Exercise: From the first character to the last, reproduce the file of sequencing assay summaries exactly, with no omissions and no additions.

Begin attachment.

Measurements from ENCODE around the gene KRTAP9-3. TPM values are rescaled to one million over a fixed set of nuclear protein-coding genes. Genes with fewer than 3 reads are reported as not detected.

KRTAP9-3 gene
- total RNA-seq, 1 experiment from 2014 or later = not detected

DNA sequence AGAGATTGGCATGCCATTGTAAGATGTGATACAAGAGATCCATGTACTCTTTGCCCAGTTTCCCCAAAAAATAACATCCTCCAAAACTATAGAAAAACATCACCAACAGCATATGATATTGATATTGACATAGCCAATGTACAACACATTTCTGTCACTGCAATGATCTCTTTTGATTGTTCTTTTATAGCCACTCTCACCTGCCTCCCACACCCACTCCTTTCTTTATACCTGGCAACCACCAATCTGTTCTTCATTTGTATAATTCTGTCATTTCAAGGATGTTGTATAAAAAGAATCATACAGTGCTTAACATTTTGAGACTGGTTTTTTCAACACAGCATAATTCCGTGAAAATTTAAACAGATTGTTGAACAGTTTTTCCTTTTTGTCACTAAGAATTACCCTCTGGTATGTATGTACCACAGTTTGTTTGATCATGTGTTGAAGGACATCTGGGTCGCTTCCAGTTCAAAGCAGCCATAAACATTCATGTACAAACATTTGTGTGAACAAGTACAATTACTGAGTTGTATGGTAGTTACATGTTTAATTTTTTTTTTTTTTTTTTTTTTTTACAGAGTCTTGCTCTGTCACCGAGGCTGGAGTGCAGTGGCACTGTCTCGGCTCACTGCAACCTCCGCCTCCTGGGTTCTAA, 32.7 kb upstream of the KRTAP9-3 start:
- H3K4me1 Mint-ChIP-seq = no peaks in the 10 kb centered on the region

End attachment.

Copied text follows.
Measurements from ENCODE around the gene KRTAP9-3. TPM values are rescaled to one million over a fixed set of nuclear protein-coding genes. Genes with fewer than 3 reads are reported as not detected.

KRTAP9-3 gene
- total RNA-seq, 1 experiment from 2014 or later = not detected

DNA sequence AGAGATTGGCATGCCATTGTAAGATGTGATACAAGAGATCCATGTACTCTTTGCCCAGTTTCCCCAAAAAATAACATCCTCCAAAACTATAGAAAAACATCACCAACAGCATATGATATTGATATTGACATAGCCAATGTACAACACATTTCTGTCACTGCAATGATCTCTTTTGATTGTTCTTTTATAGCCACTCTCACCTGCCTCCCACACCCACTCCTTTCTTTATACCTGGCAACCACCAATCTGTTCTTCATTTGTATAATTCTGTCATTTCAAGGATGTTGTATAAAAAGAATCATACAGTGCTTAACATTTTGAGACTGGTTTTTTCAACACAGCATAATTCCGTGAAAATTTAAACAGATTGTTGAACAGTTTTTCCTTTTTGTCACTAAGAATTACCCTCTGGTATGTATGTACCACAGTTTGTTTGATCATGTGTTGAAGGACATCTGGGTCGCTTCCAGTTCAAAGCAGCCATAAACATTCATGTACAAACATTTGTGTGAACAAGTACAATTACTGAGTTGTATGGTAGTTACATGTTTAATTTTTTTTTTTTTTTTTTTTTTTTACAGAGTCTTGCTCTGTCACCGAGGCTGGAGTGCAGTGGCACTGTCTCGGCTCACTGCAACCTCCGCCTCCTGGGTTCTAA, 32.7 kb upstream of the KRTAP9-3 start:
- H3K4me1 Mint-ChIP-seq = no peaks in the 10 kb centered on the region